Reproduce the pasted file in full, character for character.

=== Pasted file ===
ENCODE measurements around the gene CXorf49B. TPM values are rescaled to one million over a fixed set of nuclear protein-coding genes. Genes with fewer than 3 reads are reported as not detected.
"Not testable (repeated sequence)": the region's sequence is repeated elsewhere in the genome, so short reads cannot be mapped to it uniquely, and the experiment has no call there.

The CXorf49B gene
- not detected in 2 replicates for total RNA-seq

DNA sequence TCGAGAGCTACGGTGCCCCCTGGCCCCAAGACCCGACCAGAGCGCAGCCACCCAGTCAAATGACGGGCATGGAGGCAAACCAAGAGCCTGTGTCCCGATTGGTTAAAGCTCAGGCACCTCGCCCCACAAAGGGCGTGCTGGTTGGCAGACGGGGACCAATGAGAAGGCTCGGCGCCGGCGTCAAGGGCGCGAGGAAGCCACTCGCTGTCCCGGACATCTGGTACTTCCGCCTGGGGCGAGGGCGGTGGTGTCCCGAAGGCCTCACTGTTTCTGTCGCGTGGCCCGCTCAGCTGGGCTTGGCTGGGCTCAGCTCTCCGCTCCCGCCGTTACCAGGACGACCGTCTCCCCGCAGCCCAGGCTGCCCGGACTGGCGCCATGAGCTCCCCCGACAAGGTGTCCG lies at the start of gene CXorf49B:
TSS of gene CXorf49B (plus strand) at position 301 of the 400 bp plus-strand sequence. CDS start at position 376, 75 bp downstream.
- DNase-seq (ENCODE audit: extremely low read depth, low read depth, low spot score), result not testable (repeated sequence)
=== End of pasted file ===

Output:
ENCODE measurements around the gene CXorf49B. TPM values are rescaled to one million over a fixed set of nuclear protein-coding genes. Genes with fewer than 3 reads are reported as not detected.
"Not testable (repeated sequence)": the region's sequence is repeated elsewhere in the genome, so short reads cannot be mapped to it uniquely, and the experiment has no call there.

The CXorf49B gene
- not detected in 2 replicates for total RNA-seq

DNA sequence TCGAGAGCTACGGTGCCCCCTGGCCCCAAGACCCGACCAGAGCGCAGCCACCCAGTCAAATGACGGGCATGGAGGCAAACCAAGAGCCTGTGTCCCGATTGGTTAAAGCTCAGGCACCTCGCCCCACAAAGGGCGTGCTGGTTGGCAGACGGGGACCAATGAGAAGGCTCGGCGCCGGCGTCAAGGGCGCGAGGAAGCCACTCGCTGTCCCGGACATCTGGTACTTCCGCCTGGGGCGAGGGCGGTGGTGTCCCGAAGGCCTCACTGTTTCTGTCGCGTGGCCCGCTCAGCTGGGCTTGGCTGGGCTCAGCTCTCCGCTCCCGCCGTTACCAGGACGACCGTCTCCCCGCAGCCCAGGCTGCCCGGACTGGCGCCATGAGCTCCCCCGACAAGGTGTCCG lies at the start of gene CXorf49B:
TSS of gene CXorf49B (plus strand) at position 301 of the 400 bp plus-strand sequence. CDS start at position 376, 75 bp downstream.
- DNase-seq (ENCODE audit: extremely low read depth, low read depth, low spot score), result not testable (repeated sequence)